Creating bonsai from older material, whether collected or nursery grown, can be very rewarding. With age comes character, and with good character we can create compelling bonsai.
Greater age can often mean greater challenges. When with working with relatively young pre-bonsai, we often have plenty of branches to work with and the trunks are supple enough for some amount of bending. With older pre-bonsai, we can expect the lower and interior branches to have died out. On the other hand, the trunks of older trees are often more interesting.
Here’s a procumbens juniper that has been grown as pre-bonsai for more than 15 years.
In contrast with younger juniper bonsai, the interior branches have all died out.
No interior branches
Another sign that this tree is old is that much of the foliage is mature. Procumbens junipers are generally thought to have needle-type foliage. When they age, however, they can develop scale-type foliage. Often both types of foliage will appear on the same tree.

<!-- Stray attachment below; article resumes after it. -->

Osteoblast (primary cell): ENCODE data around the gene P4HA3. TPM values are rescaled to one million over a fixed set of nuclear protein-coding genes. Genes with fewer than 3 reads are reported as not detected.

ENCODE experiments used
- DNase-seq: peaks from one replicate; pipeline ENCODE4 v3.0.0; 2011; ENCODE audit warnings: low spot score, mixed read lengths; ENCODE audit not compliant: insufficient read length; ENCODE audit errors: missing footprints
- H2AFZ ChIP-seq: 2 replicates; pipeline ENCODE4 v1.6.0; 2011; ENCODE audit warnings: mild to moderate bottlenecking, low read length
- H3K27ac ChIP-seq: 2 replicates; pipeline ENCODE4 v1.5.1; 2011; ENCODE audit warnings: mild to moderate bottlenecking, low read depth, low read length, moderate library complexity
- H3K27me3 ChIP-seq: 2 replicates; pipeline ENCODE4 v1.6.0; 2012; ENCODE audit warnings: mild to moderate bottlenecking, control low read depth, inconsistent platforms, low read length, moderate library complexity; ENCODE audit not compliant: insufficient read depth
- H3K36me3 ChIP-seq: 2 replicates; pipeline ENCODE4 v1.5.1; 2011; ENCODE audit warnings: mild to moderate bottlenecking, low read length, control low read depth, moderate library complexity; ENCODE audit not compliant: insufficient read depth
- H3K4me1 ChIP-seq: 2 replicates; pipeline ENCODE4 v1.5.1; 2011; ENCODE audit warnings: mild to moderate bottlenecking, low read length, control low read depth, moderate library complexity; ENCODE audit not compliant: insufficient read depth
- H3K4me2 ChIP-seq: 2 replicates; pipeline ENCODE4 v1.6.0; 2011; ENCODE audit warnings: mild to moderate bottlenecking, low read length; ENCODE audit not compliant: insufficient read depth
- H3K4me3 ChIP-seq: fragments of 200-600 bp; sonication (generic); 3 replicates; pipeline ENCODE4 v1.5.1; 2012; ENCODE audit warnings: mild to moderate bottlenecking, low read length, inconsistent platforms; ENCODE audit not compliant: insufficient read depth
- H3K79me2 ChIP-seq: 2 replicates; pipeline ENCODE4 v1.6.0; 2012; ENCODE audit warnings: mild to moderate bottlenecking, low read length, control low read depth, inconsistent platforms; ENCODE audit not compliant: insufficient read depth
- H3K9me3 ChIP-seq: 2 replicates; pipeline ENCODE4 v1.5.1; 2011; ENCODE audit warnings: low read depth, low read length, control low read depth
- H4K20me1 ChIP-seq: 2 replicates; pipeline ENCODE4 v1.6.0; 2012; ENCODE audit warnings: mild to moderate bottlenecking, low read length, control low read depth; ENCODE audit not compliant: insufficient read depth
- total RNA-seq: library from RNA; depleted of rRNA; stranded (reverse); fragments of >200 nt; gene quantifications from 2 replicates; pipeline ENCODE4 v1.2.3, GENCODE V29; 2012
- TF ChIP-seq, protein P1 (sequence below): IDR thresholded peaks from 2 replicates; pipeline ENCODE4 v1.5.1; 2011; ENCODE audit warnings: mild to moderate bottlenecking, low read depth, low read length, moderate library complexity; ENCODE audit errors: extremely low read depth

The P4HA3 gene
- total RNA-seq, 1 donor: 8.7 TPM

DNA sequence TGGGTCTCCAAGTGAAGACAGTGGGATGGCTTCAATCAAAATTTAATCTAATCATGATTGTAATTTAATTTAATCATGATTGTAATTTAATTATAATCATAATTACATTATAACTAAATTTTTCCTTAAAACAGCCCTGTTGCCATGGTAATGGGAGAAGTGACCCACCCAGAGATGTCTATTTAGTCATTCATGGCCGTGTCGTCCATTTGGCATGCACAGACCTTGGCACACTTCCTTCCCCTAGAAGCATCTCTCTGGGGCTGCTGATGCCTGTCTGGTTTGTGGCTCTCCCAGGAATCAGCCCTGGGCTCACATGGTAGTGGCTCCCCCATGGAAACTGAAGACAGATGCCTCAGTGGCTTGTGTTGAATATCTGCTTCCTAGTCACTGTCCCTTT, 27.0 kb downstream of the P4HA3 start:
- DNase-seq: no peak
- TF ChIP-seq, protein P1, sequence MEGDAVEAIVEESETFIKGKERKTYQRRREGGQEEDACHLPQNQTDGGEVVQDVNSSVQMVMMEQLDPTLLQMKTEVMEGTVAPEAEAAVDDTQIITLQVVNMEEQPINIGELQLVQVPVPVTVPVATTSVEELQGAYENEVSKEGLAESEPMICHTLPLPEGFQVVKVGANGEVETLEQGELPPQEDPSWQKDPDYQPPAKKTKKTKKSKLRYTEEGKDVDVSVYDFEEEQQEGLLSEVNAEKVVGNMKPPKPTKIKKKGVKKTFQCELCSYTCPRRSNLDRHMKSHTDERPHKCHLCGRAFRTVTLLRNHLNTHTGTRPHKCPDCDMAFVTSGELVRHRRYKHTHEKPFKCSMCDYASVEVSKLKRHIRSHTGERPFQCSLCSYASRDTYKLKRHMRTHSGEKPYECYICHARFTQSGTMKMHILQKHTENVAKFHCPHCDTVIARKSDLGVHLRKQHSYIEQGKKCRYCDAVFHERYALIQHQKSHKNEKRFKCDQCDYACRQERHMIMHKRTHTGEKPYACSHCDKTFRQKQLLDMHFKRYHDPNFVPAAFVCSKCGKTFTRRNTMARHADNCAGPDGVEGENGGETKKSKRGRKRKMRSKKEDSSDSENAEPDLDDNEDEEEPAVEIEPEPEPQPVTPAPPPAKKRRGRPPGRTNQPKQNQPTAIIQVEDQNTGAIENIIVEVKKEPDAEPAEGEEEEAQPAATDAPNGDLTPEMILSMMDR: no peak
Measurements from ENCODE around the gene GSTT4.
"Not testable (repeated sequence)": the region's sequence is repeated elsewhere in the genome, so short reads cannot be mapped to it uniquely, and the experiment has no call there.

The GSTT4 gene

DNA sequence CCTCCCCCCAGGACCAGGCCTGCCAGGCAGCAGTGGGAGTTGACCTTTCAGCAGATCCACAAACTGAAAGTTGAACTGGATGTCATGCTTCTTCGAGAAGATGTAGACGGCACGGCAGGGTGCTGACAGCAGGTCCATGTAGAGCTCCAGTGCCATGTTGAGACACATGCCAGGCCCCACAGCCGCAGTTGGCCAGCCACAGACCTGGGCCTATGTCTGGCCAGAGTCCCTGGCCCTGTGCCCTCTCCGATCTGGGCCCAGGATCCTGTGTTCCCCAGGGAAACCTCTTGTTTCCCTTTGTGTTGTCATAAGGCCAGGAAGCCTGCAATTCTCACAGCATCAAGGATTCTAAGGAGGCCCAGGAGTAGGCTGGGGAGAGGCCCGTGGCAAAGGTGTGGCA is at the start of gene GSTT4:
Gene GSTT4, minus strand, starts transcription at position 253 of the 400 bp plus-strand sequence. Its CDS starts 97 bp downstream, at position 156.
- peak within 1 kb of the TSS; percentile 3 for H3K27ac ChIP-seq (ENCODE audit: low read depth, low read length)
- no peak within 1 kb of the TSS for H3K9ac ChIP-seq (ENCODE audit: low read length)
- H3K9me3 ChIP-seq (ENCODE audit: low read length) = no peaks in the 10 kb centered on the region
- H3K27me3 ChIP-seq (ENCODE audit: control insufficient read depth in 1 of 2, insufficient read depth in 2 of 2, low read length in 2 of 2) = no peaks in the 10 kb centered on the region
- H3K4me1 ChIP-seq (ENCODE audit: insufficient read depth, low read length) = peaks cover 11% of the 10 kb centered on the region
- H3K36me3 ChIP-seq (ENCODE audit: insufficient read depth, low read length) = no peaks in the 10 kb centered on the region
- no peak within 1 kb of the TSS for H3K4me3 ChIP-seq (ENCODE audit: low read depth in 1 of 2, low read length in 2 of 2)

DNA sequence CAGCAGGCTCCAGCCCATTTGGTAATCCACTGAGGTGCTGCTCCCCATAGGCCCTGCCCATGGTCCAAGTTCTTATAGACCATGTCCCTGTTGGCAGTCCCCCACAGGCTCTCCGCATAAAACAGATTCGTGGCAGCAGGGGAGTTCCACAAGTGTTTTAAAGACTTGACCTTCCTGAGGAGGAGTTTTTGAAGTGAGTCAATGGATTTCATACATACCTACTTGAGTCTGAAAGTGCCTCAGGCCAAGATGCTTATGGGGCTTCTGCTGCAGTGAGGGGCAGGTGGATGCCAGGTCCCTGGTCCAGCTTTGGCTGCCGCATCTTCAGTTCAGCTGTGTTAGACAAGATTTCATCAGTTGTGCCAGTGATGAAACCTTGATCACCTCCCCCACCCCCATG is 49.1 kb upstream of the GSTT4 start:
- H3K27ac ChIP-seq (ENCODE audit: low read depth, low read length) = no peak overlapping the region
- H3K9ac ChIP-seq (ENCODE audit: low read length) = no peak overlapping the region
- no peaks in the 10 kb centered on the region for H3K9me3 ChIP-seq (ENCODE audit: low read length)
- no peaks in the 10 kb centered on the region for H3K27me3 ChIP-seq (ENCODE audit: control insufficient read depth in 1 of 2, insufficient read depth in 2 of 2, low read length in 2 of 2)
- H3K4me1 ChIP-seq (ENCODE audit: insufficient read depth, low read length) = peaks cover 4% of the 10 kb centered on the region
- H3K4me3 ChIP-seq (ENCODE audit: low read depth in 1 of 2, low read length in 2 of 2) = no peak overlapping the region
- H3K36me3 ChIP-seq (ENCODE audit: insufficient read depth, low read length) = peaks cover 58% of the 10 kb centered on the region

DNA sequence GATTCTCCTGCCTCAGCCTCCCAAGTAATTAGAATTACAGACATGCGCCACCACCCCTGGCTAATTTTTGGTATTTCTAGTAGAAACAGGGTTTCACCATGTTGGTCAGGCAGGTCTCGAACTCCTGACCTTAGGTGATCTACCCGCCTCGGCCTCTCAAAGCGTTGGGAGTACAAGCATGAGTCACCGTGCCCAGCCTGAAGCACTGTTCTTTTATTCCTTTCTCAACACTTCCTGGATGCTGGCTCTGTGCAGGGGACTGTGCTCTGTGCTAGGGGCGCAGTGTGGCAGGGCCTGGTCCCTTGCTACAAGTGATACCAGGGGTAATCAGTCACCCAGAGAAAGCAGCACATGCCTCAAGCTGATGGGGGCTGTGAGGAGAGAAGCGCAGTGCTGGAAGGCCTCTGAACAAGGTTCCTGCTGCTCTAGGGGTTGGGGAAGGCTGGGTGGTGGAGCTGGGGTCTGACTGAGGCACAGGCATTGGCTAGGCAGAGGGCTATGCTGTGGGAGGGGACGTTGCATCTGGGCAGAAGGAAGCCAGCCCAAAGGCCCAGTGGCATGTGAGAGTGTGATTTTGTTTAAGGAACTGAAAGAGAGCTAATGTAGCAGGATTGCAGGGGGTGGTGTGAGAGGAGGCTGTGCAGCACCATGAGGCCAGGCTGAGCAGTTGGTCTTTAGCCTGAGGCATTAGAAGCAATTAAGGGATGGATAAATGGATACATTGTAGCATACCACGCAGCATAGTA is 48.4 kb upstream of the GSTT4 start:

Juvenile foliage on the left, mature foliage on the right
Older pre-bonsai like this juniper require quite a bit of time to develop. When working with older trees, the trunk is the single most important characteristic to consider. Often the shapes and movement will be irregular. This can be a good thing, but it may take some creativity to make the most out of an old trunk with irregular movement.
From the other side
Older pre-bonsai may be good additions to a collection when there’s interest in the following questions:
- Can I bend heavy branches or trunks?
- Can I create deadwood features?
- Can I make plans that span several years?
- Can I graft?
- Can I create branch structure from scratch?
- Do I enjoy projects that require 5-10 years?
Procumbens juniper from the other side
The above tree was recently repotted into bonsai soil and will require up to two years before work can begin. During this time I’ll have ample opportunity to think about how to develop the tree.
How can I cut down on the time required to create a compelling bonsai? More on that next time.
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